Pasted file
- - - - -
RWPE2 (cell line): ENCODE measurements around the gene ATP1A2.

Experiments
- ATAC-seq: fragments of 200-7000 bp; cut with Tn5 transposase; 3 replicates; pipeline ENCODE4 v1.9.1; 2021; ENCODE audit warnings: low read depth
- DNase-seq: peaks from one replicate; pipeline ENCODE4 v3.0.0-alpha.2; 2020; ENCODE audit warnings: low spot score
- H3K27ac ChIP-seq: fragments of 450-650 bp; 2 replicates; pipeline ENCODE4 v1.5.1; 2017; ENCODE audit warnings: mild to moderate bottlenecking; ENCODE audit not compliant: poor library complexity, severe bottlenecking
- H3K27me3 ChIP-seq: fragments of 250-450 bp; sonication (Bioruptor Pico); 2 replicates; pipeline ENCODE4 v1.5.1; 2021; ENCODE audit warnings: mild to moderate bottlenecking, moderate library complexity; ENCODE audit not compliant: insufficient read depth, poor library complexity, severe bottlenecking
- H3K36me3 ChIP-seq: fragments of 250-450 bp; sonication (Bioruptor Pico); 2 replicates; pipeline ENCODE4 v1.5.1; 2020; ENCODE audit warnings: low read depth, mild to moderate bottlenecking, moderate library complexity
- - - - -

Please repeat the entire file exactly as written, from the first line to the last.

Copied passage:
RWPE2 (cell line): ENCODE measurements around the gene ATP1A2.

Experiments
- ATAC-seq: fragments of 200-7000 bp; cut with Tn5 transposase; 3 replicates; pipeline ENCODE4 v1.9.1; 2021; ENCODE audit warnings: low read depth
- DNase-seq: peaks from one replicate; pipeline ENCODE4 v3.0.0-alpha.2; 2020; ENCODE audit warnings: low spot score
- H3K27ac ChIP-seq: fragments of 450-650 bp; 2 replicates; pipeline ENCODE4 v1.5.1; 2017; ENCODE audit warnings: mild to moderate bottlenecking; ENCODE audit not compliant: poor library complexity, severe bottlenecking
- H3K27me3 ChIP-seq: fragments of 250-450 bp; sonication (Bioruptor Pico); 2 replicates; pipeline ENCODE4 v1.5.1; 2021; ENCODE audit warnings: mild to moderate bottlenecking, moderate library complexity; ENCODE audit not compliant: insufficient read depth, poor library complexity, severe bottlenecking
- H3K36me3 ChIP-seq: fragments of 250-450 bp; sonication (Bioruptor Pico); 2 replicates; pipeline ENCODE4 v1.5.1; 2020; ENCODE audit warnings: low read depth, mild to moderate bottlenecking, moderate library complexity